Not All Medication FDA ApprovedQPD
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You’ve been prescribed a medication by your doctor. Of course, it’s been approved for your specific condition, right?
Actually, sometimes no.
If you’re like many other people, you probably don’t question the safety of a medication prescribed by your doctor. You assume that it’s designed to solve just what you have.
The truth is, more and more doctors are prescribing off-label medications without telling their patients.
What is an Off-label Medication?
An off-label medication is a drug prescribed with a dosage, form of dosage, or for a purpose that the FDA has not specifically approved of, yet.
Here are some examples:
- Form of dosage
- For a different purpose
Prescribing off-label medication is more common than you think.
Studies done in 2006 indicate that about one in every five prescriptions qualify as off-label medication. So essentially, if you look back at the past 5 prescriptions that you have received, there is a good chance that at least one of them was off-label.
Risks vs. Benefits
Doctors are not required by law to tell patients that they are prescribing an off-label medication. Plus, they are not liable for off-label medication usage. As a patient, if you don’t ask questions and take an active role in your healthcare, you may never know if the medication you are taking is FDA approved or not.
While doctors can prescribe off-label medications, drug companies cannot market off-label usage. However, off-label medications are not inherently bad. Oftentimes, drug companies do not want to go through the lengthy and arduous process of having a drug usage approved by the FDA. But, they have done their own studies on effectiveness and safety.
While drug companies can’t market for these usages, they can answer a doctor’s question about a medication.
When being prescribed a new medication, ask your physician directly if it is an off-label medication. If it is, ask if he has prescribed the medication for this usage before and how successful it has been in treating the ailment. Also, ask what kind of side effects it can have and if there are any drug interactions.
If you aren’t comfortable using an off-label medication, ask your doctor to prescribe the standard medication for your condition.
Are Newer Drugs Better?
Common sense tells us that a newer version of a product is usually better.
Older versions have kinks that need to be worked out. Newer versions are supposed to address these issues for a bigger, better product.
However, when it comes to drugs, some experts have been wondering whether “new and improved” is accurate.
Newer and More Expensive
Between newer and older drugs, newer drugs are usually much more expensive. Take a look at antipsychotic drugs for example. Haloperidol, an older antipsychotic, runs between $18 and $27 a month. A newer version antipsychotic olanzapine can get up to $546 a month.
We aren’t talking nickels and dimes here.
Are consumers paying more money for a better product or is it just the drug industry’s way of making more money?
Oftentimes, it comes down to exactly what a drug will treat and how it works. New drugs will have new compounds and will affect the body in different ways. “Different” isn’t necessarily better. It’s just different.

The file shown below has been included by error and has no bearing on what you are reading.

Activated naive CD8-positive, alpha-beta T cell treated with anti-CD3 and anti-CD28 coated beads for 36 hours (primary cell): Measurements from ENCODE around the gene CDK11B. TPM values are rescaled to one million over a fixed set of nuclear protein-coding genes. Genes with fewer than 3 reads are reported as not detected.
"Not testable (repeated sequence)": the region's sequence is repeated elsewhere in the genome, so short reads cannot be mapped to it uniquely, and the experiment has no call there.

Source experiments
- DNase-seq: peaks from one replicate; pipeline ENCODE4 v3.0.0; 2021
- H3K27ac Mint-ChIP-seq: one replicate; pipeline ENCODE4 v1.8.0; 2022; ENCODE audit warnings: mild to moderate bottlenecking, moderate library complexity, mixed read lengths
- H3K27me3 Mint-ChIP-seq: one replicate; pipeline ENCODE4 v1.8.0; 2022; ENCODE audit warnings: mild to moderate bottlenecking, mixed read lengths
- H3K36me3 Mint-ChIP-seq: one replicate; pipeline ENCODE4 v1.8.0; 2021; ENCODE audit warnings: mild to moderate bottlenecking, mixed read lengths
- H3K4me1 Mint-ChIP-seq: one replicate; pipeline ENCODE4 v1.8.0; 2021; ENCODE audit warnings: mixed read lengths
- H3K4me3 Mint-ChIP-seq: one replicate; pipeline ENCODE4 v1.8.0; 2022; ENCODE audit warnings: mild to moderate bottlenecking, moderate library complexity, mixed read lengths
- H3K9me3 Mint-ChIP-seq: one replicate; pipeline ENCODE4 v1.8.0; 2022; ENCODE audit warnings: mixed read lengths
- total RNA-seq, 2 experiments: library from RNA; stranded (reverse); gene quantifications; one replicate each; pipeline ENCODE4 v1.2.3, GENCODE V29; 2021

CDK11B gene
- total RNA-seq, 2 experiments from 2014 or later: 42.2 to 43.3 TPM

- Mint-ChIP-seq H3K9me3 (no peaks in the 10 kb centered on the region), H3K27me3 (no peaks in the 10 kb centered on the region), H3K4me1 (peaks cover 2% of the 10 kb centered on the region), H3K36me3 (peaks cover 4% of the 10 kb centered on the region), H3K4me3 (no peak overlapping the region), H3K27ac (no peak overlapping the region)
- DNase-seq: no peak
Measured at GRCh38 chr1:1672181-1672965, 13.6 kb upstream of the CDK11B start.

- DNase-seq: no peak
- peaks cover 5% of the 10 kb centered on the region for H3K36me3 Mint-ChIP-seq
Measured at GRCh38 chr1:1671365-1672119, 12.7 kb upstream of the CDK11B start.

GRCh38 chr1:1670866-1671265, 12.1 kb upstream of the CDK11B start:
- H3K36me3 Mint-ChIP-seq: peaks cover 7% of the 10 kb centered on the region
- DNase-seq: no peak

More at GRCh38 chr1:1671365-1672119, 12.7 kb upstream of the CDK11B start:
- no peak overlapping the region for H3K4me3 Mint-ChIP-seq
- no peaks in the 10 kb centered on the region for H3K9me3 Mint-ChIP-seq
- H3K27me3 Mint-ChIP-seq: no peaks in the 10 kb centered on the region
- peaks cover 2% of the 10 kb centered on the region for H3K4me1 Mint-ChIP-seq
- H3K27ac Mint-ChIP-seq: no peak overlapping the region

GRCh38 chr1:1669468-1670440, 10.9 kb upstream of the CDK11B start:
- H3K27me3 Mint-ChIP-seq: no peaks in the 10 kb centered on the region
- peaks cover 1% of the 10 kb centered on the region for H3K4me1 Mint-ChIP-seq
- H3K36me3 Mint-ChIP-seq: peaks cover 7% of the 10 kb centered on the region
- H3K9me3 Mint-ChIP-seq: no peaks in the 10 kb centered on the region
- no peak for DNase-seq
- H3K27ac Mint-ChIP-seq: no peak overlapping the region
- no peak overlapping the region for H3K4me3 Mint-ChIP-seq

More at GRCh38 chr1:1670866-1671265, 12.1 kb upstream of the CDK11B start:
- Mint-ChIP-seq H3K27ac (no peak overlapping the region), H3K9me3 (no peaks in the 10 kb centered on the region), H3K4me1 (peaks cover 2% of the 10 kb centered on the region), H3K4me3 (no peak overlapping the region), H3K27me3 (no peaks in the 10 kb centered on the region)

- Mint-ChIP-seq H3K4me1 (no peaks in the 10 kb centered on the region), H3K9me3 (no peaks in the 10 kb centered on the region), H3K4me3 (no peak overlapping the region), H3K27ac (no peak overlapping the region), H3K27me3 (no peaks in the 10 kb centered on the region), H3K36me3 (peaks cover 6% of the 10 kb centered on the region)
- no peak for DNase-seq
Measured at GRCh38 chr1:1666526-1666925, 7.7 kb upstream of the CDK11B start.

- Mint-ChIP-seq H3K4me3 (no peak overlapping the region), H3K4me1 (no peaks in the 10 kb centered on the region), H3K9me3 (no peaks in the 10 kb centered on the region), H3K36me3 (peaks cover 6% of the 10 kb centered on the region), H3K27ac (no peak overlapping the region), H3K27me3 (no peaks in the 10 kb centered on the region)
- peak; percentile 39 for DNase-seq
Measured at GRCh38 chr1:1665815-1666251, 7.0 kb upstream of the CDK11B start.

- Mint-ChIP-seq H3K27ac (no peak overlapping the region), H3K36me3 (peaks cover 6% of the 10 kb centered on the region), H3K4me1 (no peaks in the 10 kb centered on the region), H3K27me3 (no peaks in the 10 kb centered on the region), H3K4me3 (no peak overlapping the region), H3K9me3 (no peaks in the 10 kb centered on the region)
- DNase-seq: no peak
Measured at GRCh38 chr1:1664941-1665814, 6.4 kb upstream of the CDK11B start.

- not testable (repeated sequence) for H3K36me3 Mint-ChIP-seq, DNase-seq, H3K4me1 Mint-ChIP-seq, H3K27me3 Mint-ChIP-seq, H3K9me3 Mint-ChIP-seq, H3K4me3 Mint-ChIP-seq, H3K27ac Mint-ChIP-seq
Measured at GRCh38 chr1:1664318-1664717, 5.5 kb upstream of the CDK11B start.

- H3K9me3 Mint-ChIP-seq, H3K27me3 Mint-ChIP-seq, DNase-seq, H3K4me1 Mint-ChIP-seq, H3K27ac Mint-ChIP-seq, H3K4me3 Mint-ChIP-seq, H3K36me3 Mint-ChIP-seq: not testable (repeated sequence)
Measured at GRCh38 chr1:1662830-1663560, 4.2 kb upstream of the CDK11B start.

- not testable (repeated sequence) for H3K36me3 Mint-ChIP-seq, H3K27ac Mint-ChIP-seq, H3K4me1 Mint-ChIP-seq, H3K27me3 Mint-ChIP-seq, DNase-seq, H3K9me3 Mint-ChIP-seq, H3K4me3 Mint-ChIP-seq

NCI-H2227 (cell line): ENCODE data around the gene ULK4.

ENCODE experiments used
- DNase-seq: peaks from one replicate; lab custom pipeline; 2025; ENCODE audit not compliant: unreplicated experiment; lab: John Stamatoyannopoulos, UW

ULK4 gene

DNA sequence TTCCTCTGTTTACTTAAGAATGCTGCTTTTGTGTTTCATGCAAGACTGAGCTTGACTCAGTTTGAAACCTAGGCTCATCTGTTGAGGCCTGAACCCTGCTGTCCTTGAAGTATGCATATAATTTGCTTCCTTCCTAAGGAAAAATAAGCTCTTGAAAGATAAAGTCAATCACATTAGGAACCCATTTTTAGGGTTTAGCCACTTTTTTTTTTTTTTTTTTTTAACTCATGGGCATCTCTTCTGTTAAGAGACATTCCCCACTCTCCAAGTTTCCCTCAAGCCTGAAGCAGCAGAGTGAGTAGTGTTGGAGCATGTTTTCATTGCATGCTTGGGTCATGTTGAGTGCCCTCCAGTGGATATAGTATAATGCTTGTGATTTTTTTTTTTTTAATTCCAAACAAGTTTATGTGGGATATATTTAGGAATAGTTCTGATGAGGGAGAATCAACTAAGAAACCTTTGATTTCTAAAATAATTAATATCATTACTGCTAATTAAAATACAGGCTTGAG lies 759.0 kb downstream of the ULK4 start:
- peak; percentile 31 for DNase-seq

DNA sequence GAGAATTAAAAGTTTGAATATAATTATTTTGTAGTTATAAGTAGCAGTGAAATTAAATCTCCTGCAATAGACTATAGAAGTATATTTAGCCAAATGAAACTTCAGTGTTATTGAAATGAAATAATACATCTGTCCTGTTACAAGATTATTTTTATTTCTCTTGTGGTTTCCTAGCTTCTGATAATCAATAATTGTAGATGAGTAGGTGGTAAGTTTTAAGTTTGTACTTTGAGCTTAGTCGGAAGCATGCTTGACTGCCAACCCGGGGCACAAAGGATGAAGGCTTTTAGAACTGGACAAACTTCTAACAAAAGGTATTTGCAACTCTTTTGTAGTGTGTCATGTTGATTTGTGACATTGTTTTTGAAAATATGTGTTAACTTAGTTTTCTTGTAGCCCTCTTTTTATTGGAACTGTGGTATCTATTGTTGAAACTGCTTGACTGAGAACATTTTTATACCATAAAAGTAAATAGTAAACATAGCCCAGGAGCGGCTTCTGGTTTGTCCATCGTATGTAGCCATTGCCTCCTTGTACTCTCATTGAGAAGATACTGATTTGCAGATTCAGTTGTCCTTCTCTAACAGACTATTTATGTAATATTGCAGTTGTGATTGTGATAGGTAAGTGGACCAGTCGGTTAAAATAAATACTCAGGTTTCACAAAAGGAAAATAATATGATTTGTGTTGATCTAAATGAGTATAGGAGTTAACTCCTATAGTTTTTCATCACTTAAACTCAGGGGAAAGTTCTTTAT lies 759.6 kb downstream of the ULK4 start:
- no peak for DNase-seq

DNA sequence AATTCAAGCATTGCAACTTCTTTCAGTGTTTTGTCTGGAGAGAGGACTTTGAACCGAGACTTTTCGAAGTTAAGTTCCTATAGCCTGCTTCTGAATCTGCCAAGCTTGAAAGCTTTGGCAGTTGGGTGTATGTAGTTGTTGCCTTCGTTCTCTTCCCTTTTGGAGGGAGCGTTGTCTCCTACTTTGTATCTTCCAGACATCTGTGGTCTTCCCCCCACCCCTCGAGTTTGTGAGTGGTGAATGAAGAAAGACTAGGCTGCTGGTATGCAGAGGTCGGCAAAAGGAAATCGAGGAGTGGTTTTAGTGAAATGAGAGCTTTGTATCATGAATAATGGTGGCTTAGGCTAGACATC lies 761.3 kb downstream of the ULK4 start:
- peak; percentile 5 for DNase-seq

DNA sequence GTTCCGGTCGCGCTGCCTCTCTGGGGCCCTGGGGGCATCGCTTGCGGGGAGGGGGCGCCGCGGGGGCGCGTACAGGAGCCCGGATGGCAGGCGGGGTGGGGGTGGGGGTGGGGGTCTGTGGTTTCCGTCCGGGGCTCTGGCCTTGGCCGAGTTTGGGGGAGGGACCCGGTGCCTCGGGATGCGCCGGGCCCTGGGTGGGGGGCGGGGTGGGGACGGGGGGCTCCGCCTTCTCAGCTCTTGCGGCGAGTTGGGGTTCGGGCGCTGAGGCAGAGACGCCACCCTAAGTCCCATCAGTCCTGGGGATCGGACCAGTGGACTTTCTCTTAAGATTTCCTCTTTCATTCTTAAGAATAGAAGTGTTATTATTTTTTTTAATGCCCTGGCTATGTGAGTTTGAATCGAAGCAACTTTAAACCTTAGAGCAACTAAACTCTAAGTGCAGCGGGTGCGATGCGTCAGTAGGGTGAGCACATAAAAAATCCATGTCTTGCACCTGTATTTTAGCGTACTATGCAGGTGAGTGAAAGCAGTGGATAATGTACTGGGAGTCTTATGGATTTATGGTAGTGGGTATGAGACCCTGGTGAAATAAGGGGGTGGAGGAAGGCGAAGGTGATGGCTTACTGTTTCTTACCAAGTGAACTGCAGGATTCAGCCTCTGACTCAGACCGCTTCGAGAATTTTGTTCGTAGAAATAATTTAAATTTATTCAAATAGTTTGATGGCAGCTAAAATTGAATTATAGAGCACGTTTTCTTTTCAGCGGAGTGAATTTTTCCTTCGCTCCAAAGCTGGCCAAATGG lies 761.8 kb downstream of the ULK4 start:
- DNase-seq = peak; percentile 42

Sometimes, an older drug might work just as well as a newer one. Always talk the situation over with your doctor.
Newer and More Effective?
The biggest factor when looking at the older vs. newer debate is whether the newer version provides better treatment than the older version does.
Older drugs and their newer versions may even be equal in their ability to treat a problem. The fact that older drugs have a longer and more solid track record for effectiveness may even make them a better and more reliable choice.
Many people believe that new medications are better than older ones and that the FDA will only approve those that are very effective with minimal side effects. The truth of the matter is that drugs are approved as long as their benefits outweigh their potential risks.
Even if there are serious side effects, a drug can be approved as long as there is a greater benefit present.
This means that many people are taking medications that they think carry little to no risk when the truth is that they can suffer serious side effects. Furthermore, these newer medications may not show some risks until further down the road, after long-term and widespread use.
For example, the arthritis drug Vioxx was approved by the FDA. Benefits looked to outweigh risks.
However, after some time on the market, its manufacturer was forced to withdraw the medication. Heart risks were becoming too common. Since they didn’t know about this potentially fatal risk in the beginning, the drug was approved by the FDA and prescribed by doctors.
Some studies have shown that second generation drugs aren’t as improved as they are made out to be.
The main difference between older and newer versions is the side effects caused by each. You may find that these newer drugs are more effective at treating certain symptoms, but they often will present the risk of causing different symptoms that the older drugs don’t cause.
In the end, it comes down to “better” being subjective. Better for you might not be better for someone else. You may be prone to certain side-effects, while others are not.
It’s not always “new and improved.”
Sometimes, it’s just “new and more different.”